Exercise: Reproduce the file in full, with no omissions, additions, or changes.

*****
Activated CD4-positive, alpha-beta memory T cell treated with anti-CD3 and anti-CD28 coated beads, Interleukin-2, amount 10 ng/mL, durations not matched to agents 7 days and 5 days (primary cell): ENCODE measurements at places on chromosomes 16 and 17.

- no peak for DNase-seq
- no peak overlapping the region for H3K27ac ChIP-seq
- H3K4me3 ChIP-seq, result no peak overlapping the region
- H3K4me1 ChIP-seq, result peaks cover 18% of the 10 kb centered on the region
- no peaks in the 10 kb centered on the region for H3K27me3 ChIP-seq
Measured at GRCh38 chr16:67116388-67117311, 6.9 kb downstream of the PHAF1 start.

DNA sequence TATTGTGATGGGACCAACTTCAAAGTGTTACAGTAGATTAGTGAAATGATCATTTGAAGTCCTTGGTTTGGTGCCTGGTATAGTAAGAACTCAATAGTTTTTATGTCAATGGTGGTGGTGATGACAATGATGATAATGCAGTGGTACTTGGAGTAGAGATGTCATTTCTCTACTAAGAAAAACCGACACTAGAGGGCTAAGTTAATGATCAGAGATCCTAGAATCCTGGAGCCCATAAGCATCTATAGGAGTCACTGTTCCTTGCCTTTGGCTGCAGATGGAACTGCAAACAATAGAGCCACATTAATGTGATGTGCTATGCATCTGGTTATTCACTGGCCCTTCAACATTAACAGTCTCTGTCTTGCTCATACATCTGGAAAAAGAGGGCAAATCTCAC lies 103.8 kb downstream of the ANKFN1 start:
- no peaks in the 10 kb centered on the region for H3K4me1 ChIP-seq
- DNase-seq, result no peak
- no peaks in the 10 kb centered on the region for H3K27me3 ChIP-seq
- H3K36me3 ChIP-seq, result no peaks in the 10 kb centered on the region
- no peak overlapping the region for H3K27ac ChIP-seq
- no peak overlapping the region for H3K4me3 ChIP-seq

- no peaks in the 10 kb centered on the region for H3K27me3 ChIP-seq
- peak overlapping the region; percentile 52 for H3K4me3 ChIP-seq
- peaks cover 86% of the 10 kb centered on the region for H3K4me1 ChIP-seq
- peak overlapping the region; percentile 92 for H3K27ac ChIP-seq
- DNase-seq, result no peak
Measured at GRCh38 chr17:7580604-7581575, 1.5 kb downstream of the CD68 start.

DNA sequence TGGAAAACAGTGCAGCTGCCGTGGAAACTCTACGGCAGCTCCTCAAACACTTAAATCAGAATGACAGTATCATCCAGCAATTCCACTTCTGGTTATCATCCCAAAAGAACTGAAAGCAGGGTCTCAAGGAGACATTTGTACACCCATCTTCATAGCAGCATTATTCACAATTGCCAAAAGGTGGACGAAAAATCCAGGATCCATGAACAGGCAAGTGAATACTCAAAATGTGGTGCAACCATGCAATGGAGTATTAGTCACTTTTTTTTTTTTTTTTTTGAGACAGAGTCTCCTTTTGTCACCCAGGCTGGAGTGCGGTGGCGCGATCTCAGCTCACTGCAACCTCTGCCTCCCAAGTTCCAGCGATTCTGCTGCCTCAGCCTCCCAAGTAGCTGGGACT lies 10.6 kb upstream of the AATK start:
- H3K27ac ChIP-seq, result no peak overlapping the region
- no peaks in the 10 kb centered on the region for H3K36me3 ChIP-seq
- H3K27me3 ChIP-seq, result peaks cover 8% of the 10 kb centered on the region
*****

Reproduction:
Activated CD4-positive, alpha-beta memory T cell treated with anti-CD3 and anti-CD28 coated beads, Interleukin-2, amount 10 ng/mL, durations not matched to agents 7 days and 5 days (primary cell): ENCODE measurements at places on chromosomes 16 and 17.

- no peak for DNase-seq
- no peak overlapping the region for H3K27ac ChIP-seq
- H3K4me3 ChIP-seq, result no peak overlapping the region
- H3K4me1 ChIP-seq, result peaks cover 18% of the 10 kb centered on the region
- no peaks in the 10 kb centered on the region for H3K27me3 ChIP-seq
Measured at GRCh38 chr16:67116388-67117311, 6.9 kb downstream of the PHAF1 start.

DNA sequence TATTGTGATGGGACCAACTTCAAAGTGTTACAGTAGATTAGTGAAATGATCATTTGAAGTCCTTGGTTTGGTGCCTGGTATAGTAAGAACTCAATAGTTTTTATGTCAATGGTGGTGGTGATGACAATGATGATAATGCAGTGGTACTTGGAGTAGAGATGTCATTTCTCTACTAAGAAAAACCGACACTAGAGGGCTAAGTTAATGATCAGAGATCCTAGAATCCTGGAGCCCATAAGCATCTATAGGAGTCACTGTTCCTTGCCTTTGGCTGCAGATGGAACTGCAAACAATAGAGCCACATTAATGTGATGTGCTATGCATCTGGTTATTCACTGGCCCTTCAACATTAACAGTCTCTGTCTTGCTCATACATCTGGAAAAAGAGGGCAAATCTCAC lies 103.8 kb downstream of the ANKFN1 start:
- no peaks in the 10 kb centered on the region for H3K4me1 ChIP-seq
- DNase-seq, result no peak
- no peaks in the 10 kb centered on the region for H3K27me3 ChIP-seq
- H3K36me3 ChIP-seq, result no peaks in the 10 kb centered on the region
- no peak overlapping the region for H3K27ac ChIP-seq
- no peak overlapping the region for H3K4me3 ChIP-seq

- no peaks in the 10 kb centered on the region for H3K27me3 ChIP-seq
- peak overlapping the region; percentile 52 for H3K4me3 ChIP-seq
- peaks cover 86% of the 10 kb centered on the region for H3K4me1 ChIP-seq
- peak overlapping the region; percentile 92 for H3K27ac ChIP-seq
- DNase-seq, result no peak
Measured at GRCh38 chr17:7580604-7581575, 1.5 kb downstream of the CD68 start.

DNA sequence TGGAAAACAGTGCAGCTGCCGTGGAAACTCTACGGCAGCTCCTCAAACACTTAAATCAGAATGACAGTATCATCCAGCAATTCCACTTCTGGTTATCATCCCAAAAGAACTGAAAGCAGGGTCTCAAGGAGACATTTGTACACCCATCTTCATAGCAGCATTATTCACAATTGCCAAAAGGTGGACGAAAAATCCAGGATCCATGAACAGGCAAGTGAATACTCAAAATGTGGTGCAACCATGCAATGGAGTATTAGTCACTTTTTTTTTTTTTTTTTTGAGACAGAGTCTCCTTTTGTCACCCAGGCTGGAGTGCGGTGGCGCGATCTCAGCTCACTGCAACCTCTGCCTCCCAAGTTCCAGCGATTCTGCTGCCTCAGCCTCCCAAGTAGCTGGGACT lies 10.6 kb upstream of the AATK start:
- H3K27ac ChIP-seq, result no peak overlapping the region
- no peaks in the 10 kb centered on the region for H3K36me3 ChIP-seq
- H3K27me3 ChIP-seq, result peaks cover 8% of the 10 kb centered on the region